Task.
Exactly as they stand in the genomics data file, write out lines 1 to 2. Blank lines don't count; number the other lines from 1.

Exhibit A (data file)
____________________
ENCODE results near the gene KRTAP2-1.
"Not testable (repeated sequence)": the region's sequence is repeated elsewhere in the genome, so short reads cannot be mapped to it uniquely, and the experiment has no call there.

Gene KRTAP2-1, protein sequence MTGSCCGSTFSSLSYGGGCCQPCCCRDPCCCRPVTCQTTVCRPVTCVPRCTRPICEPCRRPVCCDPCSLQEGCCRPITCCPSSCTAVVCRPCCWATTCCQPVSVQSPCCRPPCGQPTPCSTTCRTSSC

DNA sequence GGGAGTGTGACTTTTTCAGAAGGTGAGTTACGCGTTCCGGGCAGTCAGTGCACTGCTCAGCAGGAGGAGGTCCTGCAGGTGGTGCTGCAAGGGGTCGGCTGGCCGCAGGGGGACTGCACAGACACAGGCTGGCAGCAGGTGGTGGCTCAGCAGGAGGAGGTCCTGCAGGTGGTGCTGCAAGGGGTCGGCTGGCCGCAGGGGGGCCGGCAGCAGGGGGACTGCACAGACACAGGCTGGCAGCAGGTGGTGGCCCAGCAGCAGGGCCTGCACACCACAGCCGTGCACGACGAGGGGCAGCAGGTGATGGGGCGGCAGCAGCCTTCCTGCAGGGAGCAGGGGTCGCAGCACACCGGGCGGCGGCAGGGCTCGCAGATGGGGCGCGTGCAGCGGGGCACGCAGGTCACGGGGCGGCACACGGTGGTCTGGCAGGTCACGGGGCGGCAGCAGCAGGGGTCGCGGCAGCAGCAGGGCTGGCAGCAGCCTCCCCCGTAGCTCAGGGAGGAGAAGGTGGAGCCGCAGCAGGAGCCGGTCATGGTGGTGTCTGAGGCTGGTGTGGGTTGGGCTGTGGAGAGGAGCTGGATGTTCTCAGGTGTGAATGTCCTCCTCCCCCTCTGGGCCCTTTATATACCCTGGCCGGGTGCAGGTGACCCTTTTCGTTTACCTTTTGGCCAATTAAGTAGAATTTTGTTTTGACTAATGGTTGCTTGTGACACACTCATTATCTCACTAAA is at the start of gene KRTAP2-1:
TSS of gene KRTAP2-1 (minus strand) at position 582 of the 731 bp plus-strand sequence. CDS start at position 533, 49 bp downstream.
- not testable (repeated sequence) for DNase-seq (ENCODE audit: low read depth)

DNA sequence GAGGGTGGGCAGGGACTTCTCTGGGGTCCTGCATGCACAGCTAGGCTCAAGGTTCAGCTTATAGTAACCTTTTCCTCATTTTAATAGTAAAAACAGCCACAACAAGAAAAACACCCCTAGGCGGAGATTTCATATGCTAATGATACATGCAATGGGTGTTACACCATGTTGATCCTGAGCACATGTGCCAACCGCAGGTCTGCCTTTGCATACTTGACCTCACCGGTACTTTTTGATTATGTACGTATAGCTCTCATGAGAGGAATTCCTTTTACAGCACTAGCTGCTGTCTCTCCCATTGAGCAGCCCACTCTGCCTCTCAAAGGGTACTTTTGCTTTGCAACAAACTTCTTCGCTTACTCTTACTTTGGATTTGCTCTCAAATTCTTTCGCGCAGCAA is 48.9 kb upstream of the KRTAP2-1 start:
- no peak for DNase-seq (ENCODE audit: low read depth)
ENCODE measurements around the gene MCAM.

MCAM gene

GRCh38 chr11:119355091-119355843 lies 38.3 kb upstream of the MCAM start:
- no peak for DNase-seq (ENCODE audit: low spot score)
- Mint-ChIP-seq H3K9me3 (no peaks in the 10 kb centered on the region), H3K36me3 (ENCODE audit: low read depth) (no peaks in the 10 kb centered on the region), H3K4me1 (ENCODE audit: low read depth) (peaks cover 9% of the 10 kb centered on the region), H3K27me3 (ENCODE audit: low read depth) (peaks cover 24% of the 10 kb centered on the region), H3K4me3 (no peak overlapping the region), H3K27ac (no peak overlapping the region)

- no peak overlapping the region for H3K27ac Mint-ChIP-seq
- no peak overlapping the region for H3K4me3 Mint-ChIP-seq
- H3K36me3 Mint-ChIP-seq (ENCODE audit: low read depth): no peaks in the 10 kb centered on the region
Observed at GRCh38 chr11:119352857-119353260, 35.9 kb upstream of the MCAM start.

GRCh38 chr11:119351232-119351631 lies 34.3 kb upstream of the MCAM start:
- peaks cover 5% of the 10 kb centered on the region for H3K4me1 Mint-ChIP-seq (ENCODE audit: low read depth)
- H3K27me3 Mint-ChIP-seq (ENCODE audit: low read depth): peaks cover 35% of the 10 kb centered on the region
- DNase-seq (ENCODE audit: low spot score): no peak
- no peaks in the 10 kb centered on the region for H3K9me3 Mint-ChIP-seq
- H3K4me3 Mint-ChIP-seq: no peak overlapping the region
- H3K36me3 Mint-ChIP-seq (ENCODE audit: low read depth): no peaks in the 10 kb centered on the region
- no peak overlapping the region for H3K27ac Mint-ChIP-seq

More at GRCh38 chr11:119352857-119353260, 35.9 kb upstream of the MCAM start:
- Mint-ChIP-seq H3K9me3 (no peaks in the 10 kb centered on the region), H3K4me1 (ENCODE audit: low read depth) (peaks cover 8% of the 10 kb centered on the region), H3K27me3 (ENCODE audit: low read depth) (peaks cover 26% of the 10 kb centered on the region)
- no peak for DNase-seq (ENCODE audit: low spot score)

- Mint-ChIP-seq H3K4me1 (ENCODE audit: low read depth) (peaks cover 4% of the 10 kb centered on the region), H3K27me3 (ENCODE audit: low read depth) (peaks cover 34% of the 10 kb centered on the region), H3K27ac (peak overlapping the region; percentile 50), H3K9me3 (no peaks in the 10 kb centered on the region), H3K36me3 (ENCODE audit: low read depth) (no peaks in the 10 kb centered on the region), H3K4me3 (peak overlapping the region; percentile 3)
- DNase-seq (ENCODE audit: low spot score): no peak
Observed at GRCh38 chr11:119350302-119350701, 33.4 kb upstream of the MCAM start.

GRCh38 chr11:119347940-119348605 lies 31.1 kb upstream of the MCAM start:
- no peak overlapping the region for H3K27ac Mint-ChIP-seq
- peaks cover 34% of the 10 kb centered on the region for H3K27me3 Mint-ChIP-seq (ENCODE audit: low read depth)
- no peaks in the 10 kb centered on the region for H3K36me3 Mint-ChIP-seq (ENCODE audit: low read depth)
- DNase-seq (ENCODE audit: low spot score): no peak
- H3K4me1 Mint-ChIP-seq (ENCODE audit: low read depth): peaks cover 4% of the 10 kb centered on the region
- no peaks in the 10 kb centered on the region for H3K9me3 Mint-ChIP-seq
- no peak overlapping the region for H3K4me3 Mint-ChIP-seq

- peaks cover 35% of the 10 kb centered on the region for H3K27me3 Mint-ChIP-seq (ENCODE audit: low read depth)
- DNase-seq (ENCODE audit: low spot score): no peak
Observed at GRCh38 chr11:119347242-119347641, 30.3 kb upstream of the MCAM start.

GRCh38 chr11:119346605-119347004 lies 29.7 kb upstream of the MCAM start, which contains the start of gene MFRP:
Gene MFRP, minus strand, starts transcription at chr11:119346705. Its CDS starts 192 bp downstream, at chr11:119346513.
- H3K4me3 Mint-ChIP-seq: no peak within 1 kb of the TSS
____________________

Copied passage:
ENCODE results near the gene KRTAP2-1.
"Not testable (repeated sequence)": the region's sequence is repeated elsewhere in the genome, so short reads cannot be mapped to it uniquely, and the experiment has no call there.